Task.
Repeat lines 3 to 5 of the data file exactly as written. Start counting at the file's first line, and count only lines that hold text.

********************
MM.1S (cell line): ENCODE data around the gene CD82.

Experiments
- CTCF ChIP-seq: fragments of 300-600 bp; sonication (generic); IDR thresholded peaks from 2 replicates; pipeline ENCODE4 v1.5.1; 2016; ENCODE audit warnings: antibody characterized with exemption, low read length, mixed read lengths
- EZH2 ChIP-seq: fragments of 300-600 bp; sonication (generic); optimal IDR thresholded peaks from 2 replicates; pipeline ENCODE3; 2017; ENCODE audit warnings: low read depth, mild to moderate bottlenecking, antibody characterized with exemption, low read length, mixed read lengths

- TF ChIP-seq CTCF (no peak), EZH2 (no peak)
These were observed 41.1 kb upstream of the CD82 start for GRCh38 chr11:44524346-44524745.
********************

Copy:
- CTCF ChIP-seq: fragments of 300-600 bp; sonication (generic); IDR thresholded peaks from 2 replicates; pipeline ENCODE4 v1.5.1; 2016; ENCODE audit warnings: antibody characterized with exemption, low read length, mixed read lengths
- EZH2 ChIP-seq: fragments of 300-600 bp; sonication (generic); optimal IDR thresholded peaks from 2 replicates; pipeline ENCODE3; 2017; ENCODE audit warnings: low read depth, mild to moderate bottlenecking, antibody characterized with exemption, low read length, mixed read lengths

- TF ChIP-seq CTCF (no peak), EZH2 (no peak)